4. What to Do, What Not to Do, and Summary - So now let's cover what you should do and what you shouldn't do. This can be tricky. So here we have a really angry customer. So what should you do with that really angry customer? Well here's a scenario. Let's say you work for a healthcare organization and a physician, who's the primary moneymaker for the organization, calls in because they can't send a message and they have to get back to their patient care as soon as possible, and not only that, this is an urgent email, it has to go out now, but your organization has mailbox size limitations, and so in this case the mailbox is full. So, you have a physician that's angry, they call you, they vent on you, here's what you need to do. First of all, take in what they're saying or yelling at you, take it in. When it comes to mailbox sizes, every organization's going to treat this a little bit differently, but here's what I would recommend, if you cannot either increase or remove their mailbox limit, temporarily anyways, then you need to get the person who can on the phone as soon as possible, and when you do that, you can actually resolve this issue really fast and in the end, that particular physician will be gracious, and thankful, and be able to go on with their day back to billing and taking care of patients and saving lives. Scenario two: What shouldn't you do with an angry customer? So, Jim, he's a CEO, he calls in for assistance to fix his email mailbox size limit. So again, we're an organization where there's limits, and you choose not to listen, you choose not to care that they're angry, and you forward the ticket on without any handholding to the next person. You didn't get them on the phone, you just took the ticket and passed it along. Now, in that case, it could be another hour before this mailbox increase occurs; the size limit is stuck at the smaller limit, and what you're going to have is a very angry CEO, you're going to have very poor outcomes, and your reputation is now on the line. You didn't take care of the customer like they were number one. Scenario three: What to do with a demanding customer. In this situation, we work for our local utility company. A customer calls in for assistance setting up the wireless configuration on their corporate laptop. For some reason this hadn't been done prior to the laptop being issued. Now we have a user that's really, really in a bind. They need to do a presentation in a conference room with the wireless on their device in 10 minutes. This person is not happy at all, and they're being very demanding and want it resolved now. So you're listening, you're doing all the right things. You've listened to what the situation is, and then you reach out directly to the support staff that can set up this wireless as soon as possible. Now there is a chance that wireless is going to take more than 10 minutes to set up if there's software that needs to be installed, but with the right support staff, they should be able to provide a loaner laptop with this already set up, and then the presentation can go on. So again, this is a perfect scenario, in 10 minutes everything was taken care of, you listened, you took care of them, and the positive outcome that came from it got you promoted. Scenario four here is what not to do with a demanding customer. So Sam, another one of the users in your environment, needs their wireless working on their laptop now, and the way you start handling it is, say, you start telling them, well they should have planned ahead, and they should have checked it ahead of time, and there's nothing you can do now. Sam is going to be furious. Sam is not going to be able to do his presentation on time and you, and your reputation are at stake. You've now contributed to a poor outcome and may become disinterested in working with IT. They might try to work around IT going forward instead of with IT, so never, ever, ever be abrupt or confrontational when a customer in your organization needs assistance within IT. So let's review, what should you be doing? Key points: One, you should be empathetic. Make sure the customer knows that you care and that you truly want to help them, regardless of the demeanor of the person calling in, because we don't know what they've been through. Make sure you listen and hear them out before you start sharing your thoughts and opinions, and be sure to work with the customer to get a resolution that suits their needs, and if that means you need to get on another phone call to get the right person to help them, then that's what you do. Now let's review some of what you should not do. What's going to ruin your reputation? Don't fight back. Again, you don't know what they've been through. Just listen, take in what they're saying, and things will go well. Do not ever tell them they aren't being reasonable. The customer is always right, and you will find a way to get them what they need. Do not ever pass them off to another coworker right away. Let me expand on this more. A clean handoff is so important if you're going to involve another coworker, don't just dump it. And do not argue, never, ever, ever argue with the customer. I actually watched a show recently; it was one of those shows where the manager observes their employees but they don't know that that's their manager observing, they kind of go undercover. And in this situation a customer had called in for help with something, and the person that called, who was supporting the phones, actually argued with the customer instead of being helpful. The company offered that employee some training, and they still didn't lose that argumentative tone. They, in the end, lost their job, so never, ever, ever argue. So as a reminder, listen to the customer, put yourself in their shoes, and be professional. This is important to being successful when dealing with irrational customers. So in summary, your reputation is at stake here. If you leave a company, are you going to want people to give you references? Then make sure you make good choices that keep your reputation in good standing. We also covered what you should do when you're on a support call. All the right steps and thought processes will help go a long way for the success of you and that company and the organization. When I think about support roles, you hear about these stories of people who started out on the support desk, did such an amazing job, and over the years ended up running that department, became the CIO or even the CEO of the organization, so make sure you keep in mind what to do, but don't lose sight of what not to do. Don't become that argumentative employee that fights with the person you're trying to help. It's not going to get you anywhere at all. Coming up next, we're going to talk about complaint escalation techniques, so when you're in these sticky situations you have the right process in place to get the job done as efficiently as possible and leaving that customer as happy as they can be.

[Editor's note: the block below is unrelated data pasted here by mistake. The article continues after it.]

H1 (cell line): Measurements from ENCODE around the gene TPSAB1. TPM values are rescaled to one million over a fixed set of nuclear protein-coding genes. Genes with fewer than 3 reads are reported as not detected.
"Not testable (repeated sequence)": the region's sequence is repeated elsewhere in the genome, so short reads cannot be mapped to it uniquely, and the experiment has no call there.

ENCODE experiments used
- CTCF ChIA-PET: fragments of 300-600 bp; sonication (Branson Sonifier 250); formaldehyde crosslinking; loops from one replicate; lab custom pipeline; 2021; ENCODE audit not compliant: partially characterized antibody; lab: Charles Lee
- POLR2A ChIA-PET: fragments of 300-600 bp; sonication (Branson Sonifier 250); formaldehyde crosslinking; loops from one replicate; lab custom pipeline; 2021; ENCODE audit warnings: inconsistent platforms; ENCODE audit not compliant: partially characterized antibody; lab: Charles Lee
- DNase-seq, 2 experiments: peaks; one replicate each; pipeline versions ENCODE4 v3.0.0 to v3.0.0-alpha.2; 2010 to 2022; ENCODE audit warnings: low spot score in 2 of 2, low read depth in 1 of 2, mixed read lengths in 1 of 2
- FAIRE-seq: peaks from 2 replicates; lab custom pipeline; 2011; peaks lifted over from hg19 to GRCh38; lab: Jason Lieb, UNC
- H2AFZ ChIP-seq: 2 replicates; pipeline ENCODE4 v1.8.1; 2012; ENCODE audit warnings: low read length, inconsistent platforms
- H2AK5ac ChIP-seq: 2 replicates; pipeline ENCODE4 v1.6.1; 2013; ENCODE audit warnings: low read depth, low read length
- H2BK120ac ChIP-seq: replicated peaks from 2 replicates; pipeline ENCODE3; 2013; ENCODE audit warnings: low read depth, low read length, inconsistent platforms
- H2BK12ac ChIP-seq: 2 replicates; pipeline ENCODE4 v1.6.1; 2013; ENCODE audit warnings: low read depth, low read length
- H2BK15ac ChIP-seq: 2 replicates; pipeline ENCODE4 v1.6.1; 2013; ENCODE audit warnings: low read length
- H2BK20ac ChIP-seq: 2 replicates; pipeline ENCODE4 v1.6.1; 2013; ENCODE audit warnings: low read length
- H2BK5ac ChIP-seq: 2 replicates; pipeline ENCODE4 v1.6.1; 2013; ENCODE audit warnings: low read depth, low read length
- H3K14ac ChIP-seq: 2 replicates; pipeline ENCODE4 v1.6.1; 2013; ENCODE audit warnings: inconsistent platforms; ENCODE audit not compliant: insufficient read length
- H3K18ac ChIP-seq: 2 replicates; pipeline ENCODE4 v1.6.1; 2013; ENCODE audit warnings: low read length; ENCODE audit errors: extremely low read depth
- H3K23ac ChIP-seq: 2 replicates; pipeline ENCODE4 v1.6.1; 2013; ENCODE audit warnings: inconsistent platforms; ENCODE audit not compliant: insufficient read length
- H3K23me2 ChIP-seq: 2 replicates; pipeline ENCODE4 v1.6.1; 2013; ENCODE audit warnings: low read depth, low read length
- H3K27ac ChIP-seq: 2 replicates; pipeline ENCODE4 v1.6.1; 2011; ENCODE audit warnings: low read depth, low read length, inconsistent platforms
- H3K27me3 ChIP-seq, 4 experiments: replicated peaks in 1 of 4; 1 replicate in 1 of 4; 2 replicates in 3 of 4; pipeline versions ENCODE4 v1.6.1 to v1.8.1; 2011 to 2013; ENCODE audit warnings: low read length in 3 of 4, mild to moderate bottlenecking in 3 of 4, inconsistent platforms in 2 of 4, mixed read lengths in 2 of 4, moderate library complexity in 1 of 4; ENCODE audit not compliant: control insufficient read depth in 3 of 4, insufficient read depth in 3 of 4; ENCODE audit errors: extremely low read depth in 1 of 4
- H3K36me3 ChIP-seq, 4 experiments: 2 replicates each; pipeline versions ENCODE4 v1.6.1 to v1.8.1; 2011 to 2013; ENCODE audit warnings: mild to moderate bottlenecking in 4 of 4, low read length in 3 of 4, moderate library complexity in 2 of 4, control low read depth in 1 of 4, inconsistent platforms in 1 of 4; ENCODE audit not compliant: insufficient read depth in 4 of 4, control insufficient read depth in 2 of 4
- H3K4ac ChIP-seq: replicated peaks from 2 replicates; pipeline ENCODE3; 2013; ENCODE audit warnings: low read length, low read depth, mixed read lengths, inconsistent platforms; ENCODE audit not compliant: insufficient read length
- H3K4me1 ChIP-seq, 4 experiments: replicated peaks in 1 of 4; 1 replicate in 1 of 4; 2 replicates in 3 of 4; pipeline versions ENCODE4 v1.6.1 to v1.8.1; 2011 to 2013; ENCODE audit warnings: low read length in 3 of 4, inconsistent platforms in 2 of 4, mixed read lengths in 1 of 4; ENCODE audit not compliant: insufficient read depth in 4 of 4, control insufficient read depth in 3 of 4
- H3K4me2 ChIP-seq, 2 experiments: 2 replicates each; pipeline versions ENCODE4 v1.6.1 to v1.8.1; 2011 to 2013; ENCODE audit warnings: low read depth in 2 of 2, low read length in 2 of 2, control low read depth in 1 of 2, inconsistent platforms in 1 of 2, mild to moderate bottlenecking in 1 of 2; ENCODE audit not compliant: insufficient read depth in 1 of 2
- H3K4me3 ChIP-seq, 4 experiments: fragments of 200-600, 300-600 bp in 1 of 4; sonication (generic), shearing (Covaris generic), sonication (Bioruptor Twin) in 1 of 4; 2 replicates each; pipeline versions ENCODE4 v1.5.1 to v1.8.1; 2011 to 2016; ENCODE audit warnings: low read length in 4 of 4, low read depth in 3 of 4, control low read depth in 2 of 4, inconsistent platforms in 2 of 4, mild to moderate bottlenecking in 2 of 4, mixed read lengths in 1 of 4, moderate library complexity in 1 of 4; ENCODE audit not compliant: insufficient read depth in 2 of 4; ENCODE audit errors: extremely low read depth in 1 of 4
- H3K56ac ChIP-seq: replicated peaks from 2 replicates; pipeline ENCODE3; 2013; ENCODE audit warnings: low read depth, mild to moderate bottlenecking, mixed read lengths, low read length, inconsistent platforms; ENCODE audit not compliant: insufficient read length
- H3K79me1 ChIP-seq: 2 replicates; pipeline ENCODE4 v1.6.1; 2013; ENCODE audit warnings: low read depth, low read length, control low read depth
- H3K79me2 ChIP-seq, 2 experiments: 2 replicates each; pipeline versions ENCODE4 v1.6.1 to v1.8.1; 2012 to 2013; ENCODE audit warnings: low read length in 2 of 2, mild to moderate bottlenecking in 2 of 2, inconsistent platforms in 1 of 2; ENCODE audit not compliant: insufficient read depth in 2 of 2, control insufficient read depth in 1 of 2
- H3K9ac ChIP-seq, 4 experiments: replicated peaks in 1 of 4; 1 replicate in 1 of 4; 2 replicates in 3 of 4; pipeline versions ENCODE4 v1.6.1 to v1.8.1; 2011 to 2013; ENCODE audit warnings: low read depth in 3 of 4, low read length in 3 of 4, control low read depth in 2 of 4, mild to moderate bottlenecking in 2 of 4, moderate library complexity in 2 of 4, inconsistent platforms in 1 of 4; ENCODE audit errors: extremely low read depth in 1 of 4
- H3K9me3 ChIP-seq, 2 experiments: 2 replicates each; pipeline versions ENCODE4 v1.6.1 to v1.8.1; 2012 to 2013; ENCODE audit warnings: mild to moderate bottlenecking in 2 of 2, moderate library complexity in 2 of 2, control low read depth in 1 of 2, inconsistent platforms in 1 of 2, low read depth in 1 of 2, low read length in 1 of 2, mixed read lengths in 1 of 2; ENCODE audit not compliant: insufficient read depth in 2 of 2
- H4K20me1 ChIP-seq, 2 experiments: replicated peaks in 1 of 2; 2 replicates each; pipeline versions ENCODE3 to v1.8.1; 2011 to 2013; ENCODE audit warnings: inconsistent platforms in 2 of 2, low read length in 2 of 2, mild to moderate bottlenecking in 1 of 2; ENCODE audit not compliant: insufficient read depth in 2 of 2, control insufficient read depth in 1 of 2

5. Complaint Escalation Techniques - Module Introduction and Service Level Agreements (SLAs) Now we're going to dive into how to handle complaints and escalation, tying that together formulating complaint escalation techniques. My name is Theresa Miller, and I am the founder and CEO of 24x7 IT Connection. Here's an overview of what we'll cover today. First we'll talk about service level agreements, then we'll cover escalation procedures, and finally, we'll dive into how to know when to escalate, and this one can be tricky, so you won't want to miss out on what I have to say. So let's start with those service level agreements. SLAs are about operational excellence where there's continual process improvement tied to metrics. So what are the advantages to implementing SLAs? One, we ensure the availability of critical systems; two, the quality, making sure that there's five nines, for example, of uptime leads to quality implementations of your technology. SLAs in a support role can also ensure call handling times are always improving, because you have the ability to go back and listen and figure out what could have been done differently and improved. Also, obtaining a service level adaptability. When you know where you stand with different metrics in your support team, it makes you more adaptable to making the changes necessary for success. They also help with external factors, things that you can't control, knowing where you stand, where the baseline is, and then when things happen outside of your control, service level agreements can really, really, really help with that. And then finally, it does help with employee expectation and productivity. If you have goals for each individual employee and the team, then they know how to focus their time and energy. And just one more final parting thought on this, SLAs are important to ensuring that IT is meeting the needs of the organization, and if you are a publicly traded company, SLAs can be leveraged for commitment to confidence in the organization, more importantly, the shareholders of the company. This often leads to more interests in purchase of stock for that company. So here are some examples of service level agreements. If something is deemed a severity level 1 and the impact is critical business impact, business can't function, then your response goal might be, let's get this fixed within 2 hours. If the issue is a severity 2 where there's significant business impact but not everything is down, then maybe within 4 business hours is appropriate. And if your issue is a severity 3 where there's some business impact, then maybe by the end of the next business day is completely acceptable. And finally, severity 4, minimum business impact, maybe by the end of the next business day is acceptable. Now I look at these and I actually think that for some companies these agreements would not be acceptable; they may need to be more aggressive, and that's okay. You need to fill in the blanks with what's best for your company and what's most realistic. But this is a guideline, a baseline on where you could start that conversation, to make sure the right SLA response times are documented and adhered to.